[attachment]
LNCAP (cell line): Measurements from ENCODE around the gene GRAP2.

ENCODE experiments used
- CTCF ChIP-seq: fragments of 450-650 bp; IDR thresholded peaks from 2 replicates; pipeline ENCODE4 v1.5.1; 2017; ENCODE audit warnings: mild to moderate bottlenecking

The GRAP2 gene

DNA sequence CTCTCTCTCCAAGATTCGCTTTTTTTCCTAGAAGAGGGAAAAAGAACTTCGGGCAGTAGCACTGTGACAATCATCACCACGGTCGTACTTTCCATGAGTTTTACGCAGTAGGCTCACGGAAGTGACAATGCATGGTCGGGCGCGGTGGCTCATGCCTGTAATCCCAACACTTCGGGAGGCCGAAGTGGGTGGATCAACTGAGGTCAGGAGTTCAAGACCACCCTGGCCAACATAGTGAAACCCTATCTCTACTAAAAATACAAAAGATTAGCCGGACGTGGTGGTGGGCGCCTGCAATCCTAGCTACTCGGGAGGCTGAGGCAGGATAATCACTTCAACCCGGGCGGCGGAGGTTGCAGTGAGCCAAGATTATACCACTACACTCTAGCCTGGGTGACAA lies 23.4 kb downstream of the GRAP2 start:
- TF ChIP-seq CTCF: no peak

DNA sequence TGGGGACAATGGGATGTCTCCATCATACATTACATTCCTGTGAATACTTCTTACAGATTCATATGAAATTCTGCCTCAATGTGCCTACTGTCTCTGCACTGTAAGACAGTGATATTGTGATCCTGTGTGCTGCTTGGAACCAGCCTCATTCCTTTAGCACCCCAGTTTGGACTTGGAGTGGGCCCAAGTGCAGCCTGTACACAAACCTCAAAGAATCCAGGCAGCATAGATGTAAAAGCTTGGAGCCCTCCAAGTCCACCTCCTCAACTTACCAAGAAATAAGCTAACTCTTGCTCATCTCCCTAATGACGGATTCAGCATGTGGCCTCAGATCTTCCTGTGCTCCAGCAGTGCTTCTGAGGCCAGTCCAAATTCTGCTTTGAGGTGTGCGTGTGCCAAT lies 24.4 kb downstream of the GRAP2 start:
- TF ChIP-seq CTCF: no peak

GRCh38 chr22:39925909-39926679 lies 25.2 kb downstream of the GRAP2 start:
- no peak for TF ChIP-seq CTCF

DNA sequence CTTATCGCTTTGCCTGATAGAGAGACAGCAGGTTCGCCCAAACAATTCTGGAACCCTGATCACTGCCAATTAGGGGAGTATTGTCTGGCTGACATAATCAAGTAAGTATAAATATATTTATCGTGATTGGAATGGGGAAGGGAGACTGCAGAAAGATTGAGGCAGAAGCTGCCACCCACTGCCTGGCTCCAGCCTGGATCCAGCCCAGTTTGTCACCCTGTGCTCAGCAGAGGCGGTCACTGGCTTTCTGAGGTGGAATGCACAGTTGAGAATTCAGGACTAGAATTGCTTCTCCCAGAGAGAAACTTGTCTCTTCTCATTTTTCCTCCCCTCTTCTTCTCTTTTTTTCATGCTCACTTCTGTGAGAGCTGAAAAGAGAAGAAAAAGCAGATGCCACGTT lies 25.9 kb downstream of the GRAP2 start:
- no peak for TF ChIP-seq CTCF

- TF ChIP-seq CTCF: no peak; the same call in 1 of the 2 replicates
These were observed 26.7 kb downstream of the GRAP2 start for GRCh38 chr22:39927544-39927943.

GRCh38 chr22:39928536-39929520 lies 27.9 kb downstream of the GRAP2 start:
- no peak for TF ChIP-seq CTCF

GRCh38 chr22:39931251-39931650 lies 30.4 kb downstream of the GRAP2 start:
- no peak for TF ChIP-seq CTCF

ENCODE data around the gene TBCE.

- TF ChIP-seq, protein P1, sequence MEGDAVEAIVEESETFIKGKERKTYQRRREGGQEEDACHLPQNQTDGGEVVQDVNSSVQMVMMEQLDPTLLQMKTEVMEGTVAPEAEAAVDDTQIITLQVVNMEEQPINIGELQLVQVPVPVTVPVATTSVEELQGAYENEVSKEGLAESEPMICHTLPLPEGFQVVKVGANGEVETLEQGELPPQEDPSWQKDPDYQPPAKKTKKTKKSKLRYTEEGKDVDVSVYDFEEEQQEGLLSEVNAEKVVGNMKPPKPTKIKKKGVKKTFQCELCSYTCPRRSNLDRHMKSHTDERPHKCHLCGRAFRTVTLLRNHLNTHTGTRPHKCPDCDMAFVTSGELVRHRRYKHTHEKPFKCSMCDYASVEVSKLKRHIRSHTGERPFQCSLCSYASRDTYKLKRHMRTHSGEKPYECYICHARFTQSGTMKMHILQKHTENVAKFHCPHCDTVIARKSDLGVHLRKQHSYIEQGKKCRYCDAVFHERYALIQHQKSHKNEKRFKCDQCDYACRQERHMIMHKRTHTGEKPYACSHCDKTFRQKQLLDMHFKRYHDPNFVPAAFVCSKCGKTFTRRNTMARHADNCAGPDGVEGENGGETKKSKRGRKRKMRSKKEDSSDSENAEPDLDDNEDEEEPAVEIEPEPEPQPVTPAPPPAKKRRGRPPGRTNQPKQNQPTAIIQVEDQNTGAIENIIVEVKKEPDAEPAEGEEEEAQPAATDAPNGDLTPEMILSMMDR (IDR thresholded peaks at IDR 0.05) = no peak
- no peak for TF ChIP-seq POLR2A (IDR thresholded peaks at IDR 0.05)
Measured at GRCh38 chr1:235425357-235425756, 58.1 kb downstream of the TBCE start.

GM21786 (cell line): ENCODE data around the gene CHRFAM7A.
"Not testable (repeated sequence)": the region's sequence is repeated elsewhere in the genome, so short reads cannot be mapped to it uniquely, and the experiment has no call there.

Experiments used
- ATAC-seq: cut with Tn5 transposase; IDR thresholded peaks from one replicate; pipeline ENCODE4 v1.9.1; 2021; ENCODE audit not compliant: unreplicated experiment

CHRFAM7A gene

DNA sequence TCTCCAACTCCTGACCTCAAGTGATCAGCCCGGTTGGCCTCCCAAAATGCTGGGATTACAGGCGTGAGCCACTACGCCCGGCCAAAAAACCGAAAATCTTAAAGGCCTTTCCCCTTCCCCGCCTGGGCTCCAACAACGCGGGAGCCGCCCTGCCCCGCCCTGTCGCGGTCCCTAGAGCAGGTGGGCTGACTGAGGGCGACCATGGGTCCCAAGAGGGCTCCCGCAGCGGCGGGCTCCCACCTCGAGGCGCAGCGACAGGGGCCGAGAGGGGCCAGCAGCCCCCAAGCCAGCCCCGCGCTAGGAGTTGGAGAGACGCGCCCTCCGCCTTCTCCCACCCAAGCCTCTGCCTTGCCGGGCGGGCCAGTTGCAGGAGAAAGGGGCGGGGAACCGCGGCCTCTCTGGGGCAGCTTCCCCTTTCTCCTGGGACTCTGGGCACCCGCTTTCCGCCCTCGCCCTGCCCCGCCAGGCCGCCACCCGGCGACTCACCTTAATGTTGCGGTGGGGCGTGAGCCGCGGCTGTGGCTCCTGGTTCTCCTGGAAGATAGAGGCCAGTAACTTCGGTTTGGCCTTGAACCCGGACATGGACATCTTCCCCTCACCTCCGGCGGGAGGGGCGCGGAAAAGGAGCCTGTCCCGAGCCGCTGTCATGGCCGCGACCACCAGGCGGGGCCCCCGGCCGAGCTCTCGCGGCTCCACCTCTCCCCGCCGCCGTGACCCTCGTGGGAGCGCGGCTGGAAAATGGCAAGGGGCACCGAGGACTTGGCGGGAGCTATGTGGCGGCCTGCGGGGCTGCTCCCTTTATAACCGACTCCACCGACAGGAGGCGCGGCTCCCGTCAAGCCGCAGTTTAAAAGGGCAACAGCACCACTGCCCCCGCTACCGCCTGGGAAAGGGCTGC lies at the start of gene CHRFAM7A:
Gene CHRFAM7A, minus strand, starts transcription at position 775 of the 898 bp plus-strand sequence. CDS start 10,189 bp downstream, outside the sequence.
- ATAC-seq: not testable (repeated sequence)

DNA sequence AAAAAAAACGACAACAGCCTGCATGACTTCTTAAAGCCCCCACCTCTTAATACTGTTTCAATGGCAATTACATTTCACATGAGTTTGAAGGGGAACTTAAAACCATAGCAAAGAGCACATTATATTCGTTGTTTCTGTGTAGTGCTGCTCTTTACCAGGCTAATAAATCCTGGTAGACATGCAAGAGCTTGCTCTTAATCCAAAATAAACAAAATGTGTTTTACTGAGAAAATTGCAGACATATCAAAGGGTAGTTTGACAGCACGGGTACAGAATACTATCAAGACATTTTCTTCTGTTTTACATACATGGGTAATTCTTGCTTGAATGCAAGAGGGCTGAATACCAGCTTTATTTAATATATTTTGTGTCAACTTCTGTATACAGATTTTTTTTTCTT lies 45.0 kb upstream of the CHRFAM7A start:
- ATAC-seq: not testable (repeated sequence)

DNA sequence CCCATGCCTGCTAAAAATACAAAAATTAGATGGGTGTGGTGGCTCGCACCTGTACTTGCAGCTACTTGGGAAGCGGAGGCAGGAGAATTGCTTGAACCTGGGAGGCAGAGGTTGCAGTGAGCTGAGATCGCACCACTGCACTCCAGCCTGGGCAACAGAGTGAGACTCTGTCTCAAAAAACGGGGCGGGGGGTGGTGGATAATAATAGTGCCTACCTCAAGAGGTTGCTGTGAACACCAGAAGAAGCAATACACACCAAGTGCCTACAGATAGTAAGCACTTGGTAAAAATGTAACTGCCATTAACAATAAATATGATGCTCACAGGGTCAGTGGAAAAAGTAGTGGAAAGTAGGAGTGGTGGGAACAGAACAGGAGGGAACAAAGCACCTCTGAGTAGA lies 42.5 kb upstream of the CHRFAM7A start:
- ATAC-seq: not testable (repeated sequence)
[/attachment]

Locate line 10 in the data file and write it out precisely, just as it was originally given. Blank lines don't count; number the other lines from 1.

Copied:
- no peak for TF ChIP-seq CTCF